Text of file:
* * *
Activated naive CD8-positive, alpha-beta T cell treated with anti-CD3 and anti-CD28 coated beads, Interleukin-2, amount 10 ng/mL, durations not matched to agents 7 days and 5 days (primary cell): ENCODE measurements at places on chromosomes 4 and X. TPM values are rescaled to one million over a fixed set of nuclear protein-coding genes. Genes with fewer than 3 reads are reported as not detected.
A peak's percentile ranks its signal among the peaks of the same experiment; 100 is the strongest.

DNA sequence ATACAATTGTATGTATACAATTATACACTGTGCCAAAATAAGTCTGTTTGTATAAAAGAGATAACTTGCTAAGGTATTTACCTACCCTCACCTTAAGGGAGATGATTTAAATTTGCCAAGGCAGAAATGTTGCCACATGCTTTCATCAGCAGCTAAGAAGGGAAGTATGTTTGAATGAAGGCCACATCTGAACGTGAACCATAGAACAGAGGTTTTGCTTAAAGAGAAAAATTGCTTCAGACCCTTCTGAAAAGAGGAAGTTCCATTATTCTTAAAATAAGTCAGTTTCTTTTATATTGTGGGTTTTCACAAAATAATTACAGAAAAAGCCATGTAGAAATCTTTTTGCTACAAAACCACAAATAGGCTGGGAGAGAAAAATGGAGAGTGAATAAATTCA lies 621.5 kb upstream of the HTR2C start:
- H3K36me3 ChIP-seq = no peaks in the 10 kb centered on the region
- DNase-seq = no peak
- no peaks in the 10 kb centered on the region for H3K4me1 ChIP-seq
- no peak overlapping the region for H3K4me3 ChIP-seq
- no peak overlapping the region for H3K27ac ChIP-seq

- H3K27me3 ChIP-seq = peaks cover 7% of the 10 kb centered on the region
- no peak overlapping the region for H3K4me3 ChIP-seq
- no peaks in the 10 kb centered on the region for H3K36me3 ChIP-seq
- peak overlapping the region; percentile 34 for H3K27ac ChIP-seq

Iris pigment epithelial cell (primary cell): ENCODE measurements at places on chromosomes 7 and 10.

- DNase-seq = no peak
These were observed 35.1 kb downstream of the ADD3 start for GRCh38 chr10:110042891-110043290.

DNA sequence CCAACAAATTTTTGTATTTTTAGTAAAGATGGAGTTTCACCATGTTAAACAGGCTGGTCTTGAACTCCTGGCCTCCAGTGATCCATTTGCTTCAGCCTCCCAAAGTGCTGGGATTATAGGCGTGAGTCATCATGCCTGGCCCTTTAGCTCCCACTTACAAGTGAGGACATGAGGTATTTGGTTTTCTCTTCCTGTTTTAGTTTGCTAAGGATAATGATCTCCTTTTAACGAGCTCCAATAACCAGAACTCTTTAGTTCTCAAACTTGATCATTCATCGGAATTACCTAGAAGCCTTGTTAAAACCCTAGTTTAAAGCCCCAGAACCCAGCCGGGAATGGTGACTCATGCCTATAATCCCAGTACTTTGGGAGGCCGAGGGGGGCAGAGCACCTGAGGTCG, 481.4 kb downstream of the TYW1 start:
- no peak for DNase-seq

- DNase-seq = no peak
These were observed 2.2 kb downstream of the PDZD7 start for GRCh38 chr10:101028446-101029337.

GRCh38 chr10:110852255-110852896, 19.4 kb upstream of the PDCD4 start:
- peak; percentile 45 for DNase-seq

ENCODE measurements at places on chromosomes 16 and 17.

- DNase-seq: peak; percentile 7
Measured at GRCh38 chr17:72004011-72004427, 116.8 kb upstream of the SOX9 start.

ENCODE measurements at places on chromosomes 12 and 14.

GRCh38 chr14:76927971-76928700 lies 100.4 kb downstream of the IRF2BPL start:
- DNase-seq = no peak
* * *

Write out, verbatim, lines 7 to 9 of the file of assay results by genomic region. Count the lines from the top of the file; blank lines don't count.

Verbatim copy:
- no peak overlapping the region for H3K4me3 ChIP-seq
- no peak overlapping the region for H3K27ac ChIP-seq

- H3K27me3 ChIP-seq = peaks cover 7% of the 10 kb centered on the region